first_imgBy Taciana Moury/Diálogo December 05, 2018 The border area along the Brazilian states of Mato Grosso, Mato Grosso do Sul, Paraná, and Santa Catarina served as the staging ground for security operation Ágata Graal, September 24-28, 2018. The initiative sought to curb drug trafficking, smuggling, and other illegal transnational activities along the 3,500-kilometer border with Bolivia, Paraguay, and Argentina. Operation Ágata is of a continuous nature and is carried out throughout the year in different border regions. The initiative projects preventive operations along the border via air, land, and river patrols. Service members set up checkpoints at river channels and main roads, conduct airstrip and port surveillance, and search vessels, motor vehicles, people, and aircraft. The objective is to step up government’s presence and integrate the activities of the Armed Forces with other federal, state, and municipal agencies responsible for the region’s security. Operation Ágata Graal, a name it acquired in the latest 2018 edition, was unprecedented due to the joint effort with the Brazilian Navy (MB, in Portuguese), Army (EB, in Portuguese), and Air Force (FAB, in Portuguese). Ágata Graal’s headquarters was setup in the city of Cascavel, in Paraná state, in the heart of the border area. There, service members patrolled air, land, and rivers simultaneously. FAB also coordinated aerial support from Aerospace Operations Command in Brasília. According to MB Admiral Ademir Sobrinho, head of the Armed Forces Joint Chief of Staff, previous operations had simpler formats and were developed quickly and more suddenly. “The joint work was limited to a strategic and operational structure, and when it was time for the tactical part, each force would operate separately,” Adm. Ademir said. Public security agencies such as the Federal Police, the Federal Highway Police (PRF, in Portuguese), the Brazilian Internal Revenue Service, and the military police from the states of Paraná and Mato Grosso do Sul took part in the interagency operations. A total of 3,000 service members and civilians, about 40 aircraft, and 1,000 different armored vehicles and boats participated. According to FAB Lieutenant General Ricardo Cesar Mangrich, commander of Ágata Graal, the biggest challenge was to assemble a structure to cover such an extensive and diversified border. “We had Lake Itaipu, at the border with Paraguay, where shores allow for the construction of paths used to board small boats that can carry illegal goods,” Lt. Gen. Mangrich told Diálogo. “We also had the Paraná-Tietê waterway, between Brazil’s southern and southwestern regions, which serve as a gateway into the country, near the state of São Paulo, a highly developed region. Lastly, the dry and complex border of Mato Grosso do Sul, with small roads every 200 meters, made control very difficult.” Joint task forces A general staff consisting of 40 officers from the three branches coordinated operations of the joint task forces created to patrol each area. The objective was to advise the commander according to the characteristics of each branch to optimize the use of available resources. “We used armored vehicles, subunits of EB’s motorized cavalry, FAB aircraft, and other resources,” said Lt. Gen. Mangrich. “The Joint Chief of Staff’s advice was essential to ensure interoperability, and avoid friendly fire from our service members operating side by side on the ground.” Service members conducted Ágata Graal’s operations at night to ensure the element of surprise, since these were not covert. “The troop got to the point where the opponent could not operate at night, which created instability and an extremely positive result,” Lt. Gen. Mangrich said. Air assets used heat sensors and satellites for monitoring and reconnaissance activities, and a command and control system to analyze and interpret the images. The information obtained contributed to the commander’s decision making for troops’ engagement. “During a night flight, a FAB aircraft identified the entry of illegal goods. The satellite provided a visual revealing the number of recipients waiting for the merchandise. Our special forces troops were ready for action at the location. We opted to avoid confrontation and prevent having many fatalities. We chose to throw a stun grenade to disperse the people and stop the illegal activity,” said Lt. Gen. Mangrich. Results For the officer, the operation helped confirm the implementation of a successful operational model that can be used when necessary. “We managed to close the border by sea, land, and air during the operation,” said Lt. Gen. Mangrich. Effective to protect borders, the operation also increased interoperability between forces and coordination with participating agencies. A command and control structure facilitated the coordination of well-organized efforts and efficient results. According to Adm. Ademir, Ágata Graal allowed service members to uncover river and land routes, and docks criminal organizations used in the area, as well as their modus operandi. “We nearly completely stopped drug and arms trafficking, and cross-border crimes,” Adm. Ademir said. “After we left the location, the Federal Highway Patrol broke arrest records,” said Lt. Gen. Mangrich. “We identified trucks gathered across the border and a possible route for illegal entry into the country with satellite help. As soon as the operation ended, they tried to enter and PRF was ready for action.”last_img read more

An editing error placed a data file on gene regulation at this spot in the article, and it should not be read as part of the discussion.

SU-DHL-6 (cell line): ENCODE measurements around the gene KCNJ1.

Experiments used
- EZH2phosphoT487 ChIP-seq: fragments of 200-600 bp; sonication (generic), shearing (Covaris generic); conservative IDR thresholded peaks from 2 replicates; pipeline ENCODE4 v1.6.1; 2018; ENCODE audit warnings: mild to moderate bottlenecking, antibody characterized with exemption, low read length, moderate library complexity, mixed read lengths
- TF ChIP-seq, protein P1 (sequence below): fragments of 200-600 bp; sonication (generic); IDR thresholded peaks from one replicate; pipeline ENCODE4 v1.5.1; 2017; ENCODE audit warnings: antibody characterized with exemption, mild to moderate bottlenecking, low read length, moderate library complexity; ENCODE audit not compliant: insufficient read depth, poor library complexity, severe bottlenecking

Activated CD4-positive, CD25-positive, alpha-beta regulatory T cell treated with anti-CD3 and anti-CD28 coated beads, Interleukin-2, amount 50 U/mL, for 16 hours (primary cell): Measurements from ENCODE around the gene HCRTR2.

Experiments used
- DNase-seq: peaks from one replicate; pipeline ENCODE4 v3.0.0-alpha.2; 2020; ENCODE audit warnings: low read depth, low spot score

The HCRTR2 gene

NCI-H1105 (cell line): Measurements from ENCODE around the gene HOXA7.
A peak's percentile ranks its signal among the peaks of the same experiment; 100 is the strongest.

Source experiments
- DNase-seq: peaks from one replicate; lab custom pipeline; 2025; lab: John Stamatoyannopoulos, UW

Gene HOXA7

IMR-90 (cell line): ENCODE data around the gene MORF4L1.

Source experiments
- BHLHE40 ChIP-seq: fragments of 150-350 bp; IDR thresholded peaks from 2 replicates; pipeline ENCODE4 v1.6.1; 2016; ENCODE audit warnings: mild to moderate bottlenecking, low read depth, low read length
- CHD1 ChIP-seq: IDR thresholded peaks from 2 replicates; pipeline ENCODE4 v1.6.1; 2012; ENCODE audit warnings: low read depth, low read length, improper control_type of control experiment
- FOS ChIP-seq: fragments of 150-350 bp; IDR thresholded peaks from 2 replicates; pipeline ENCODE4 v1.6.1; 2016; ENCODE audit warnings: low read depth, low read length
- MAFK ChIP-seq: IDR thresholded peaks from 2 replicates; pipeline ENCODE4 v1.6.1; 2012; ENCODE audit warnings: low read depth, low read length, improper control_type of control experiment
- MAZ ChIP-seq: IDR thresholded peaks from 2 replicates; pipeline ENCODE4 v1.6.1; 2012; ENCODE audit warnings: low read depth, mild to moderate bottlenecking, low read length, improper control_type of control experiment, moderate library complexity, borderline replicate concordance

Church pastor exposed as a career con artist

first_imgSPAC Nation.SPAC Nation claims it is helping disadvantaged young people – but former members say that its leaders, including Mariam, encourage young congregants to take out loans and give huge sums to the church.  A criminal investigation is currently underway into allegations of fraud and other offences relating to individuals associated with SPAC Nation, according to police.- Advertisement – – Advertisement – Mariam Mbula seems to have it all. But this self-styled entrepreneur is actually a career con artist who has served time all over Europe. Mariam is currently a senior pastor with a notorious church: – Advertisement – Executive Producer: Nisha Lilia Diu Here, Mariam’s victims expose the truth.Watch the full documentary Catch Her if You Can on iPlayerProduced & directed by Ben Bryant and Claire Burnett- Advertisement –last_img read more